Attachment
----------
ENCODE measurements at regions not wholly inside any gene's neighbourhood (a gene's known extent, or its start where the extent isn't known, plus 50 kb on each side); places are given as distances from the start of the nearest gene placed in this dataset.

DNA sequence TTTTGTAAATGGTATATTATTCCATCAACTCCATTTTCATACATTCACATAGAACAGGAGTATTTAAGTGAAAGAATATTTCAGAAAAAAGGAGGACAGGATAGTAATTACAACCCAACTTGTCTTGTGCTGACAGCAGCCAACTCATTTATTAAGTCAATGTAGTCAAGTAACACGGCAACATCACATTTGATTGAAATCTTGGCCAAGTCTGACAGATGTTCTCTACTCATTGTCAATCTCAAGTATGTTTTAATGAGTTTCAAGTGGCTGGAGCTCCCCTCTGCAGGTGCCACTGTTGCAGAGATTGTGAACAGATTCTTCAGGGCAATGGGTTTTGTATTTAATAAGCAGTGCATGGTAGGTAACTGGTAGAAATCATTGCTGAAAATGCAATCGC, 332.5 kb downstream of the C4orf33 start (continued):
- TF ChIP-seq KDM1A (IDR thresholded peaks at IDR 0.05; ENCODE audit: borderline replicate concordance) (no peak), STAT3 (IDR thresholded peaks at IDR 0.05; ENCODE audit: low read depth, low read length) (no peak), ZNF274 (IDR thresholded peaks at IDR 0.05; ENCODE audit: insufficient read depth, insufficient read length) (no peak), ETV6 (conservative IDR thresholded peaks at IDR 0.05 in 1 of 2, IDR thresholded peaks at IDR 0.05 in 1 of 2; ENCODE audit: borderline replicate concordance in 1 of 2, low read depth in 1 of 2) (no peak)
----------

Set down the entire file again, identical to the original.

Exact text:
ENCODE measurements at regions not wholly inside any gene's neighbourhood (a gene's known extent, or its start where the extent isn't known, plus 50 kb on each side); places are given as distances from the start of the nearest gene placed in this dataset.

DNA sequence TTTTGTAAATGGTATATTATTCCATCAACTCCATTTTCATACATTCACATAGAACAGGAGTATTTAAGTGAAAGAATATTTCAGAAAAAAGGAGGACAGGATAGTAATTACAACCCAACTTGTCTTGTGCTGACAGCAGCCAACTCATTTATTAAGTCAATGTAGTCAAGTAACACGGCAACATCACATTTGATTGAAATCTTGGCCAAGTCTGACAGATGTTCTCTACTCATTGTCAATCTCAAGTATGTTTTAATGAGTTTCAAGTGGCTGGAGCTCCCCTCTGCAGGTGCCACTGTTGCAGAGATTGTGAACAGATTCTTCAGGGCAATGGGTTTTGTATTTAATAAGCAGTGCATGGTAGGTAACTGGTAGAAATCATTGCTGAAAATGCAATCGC, 332.5 kb downstream of the C4orf33 start (continued):
- TF ChIP-seq KDM1A (IDR thresholded peaks at IDR 0.05; ENCODE audit: borderline replicate concordance) (no peak), STAT3 (IDR thresholded peaks at IDR 0.05; ENCODE audit: low read depth, low read length) (no peak), ZNF274 (IDR thresholded peaks at IDR 0.05; ENCODE audit: insufficient read depth, insufficient read length) (no peak), ETV6 (conservative IDR thresholded peaks at IDR 0.05 in 1 of 2, IDR thresholded peaks at IDR 0.05 in 1 of 2; ENCODE audit: borderline replicate concordance in 1 of 2, low read depth in 1 of 2) (no peak)